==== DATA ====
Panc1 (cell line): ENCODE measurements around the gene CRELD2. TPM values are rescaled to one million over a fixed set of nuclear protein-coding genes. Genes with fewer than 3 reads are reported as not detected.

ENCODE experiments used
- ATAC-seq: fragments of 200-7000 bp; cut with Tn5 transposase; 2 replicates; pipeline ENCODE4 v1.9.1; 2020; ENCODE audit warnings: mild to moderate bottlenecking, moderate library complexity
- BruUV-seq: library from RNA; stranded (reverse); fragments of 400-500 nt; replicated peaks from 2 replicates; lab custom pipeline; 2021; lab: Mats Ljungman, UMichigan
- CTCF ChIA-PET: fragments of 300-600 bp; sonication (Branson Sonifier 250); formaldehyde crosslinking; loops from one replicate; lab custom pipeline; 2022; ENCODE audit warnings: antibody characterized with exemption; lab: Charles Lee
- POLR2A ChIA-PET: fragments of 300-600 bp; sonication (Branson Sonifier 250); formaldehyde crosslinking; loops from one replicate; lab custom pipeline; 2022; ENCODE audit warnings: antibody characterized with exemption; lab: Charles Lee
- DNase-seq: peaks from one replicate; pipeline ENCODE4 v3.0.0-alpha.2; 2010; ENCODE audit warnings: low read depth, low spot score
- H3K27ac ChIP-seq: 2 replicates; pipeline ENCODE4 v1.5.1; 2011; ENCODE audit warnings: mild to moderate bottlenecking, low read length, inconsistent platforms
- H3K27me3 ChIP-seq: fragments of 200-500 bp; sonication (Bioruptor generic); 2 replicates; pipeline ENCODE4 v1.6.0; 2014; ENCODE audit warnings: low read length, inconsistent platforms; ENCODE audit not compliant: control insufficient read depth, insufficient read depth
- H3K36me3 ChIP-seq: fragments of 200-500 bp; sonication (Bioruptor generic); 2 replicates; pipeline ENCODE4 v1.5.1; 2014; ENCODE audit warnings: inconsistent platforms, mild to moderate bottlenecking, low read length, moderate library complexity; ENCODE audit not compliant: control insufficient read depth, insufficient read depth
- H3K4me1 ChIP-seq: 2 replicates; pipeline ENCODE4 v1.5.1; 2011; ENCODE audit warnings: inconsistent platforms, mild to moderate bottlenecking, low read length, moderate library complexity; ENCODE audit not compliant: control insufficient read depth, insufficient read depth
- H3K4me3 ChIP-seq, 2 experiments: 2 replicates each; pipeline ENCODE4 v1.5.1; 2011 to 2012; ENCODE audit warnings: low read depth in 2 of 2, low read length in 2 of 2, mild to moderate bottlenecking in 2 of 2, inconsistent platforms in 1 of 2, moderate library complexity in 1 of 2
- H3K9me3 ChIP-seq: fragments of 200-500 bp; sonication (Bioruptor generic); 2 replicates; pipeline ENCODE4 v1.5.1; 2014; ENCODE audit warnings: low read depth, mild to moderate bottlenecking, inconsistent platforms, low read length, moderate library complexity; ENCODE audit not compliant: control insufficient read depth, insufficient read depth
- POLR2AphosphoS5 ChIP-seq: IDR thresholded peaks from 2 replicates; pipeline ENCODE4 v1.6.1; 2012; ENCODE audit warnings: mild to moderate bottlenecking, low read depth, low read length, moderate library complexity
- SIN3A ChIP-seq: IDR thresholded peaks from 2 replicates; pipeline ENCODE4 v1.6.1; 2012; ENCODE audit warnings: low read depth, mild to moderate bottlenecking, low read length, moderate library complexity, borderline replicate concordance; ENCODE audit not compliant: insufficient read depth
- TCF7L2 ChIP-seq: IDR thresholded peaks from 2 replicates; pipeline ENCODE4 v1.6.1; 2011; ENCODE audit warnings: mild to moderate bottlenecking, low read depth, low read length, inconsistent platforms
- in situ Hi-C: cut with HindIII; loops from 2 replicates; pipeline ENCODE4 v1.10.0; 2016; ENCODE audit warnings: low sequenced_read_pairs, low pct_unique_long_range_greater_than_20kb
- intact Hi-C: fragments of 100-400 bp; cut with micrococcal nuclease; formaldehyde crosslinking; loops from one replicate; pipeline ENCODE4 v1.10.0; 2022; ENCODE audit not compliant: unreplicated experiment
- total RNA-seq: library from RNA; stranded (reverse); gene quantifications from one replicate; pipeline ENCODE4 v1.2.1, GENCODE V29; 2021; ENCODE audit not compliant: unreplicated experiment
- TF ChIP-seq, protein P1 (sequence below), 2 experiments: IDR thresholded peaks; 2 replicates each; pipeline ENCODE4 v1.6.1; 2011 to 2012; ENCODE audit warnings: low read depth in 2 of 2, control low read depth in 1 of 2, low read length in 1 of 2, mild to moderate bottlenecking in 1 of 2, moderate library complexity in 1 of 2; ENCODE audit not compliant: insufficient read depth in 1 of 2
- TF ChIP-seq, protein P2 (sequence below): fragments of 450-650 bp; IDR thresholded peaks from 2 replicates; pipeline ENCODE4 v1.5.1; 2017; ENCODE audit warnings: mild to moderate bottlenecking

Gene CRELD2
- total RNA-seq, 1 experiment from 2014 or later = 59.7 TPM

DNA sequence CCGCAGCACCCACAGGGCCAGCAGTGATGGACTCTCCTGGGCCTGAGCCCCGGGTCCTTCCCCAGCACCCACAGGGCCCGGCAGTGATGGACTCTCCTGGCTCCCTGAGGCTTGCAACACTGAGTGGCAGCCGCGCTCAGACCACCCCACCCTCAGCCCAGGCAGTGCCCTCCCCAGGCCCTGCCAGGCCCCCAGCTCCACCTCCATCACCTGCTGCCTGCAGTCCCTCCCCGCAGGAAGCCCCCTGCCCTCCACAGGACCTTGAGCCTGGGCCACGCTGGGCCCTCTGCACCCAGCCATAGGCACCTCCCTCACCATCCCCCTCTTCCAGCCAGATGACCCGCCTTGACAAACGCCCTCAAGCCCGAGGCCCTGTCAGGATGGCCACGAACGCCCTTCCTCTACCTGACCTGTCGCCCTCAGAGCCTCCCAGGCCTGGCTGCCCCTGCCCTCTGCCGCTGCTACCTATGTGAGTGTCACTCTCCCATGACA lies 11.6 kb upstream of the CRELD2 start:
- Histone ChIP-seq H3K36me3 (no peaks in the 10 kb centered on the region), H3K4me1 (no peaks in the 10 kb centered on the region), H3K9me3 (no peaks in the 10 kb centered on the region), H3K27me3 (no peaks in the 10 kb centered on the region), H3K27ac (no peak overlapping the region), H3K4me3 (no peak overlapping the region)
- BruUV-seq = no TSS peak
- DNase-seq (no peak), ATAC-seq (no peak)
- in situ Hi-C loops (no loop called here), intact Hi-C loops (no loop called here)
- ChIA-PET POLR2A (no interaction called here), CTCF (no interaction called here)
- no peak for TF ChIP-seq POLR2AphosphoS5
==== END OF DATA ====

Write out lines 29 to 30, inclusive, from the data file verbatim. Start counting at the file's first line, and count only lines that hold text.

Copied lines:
- ChIA-PET POLR2A (no interaction called here), CTCF (no interaction called here)
- no peak for TF ChIP-seq POLR2AphosphoS5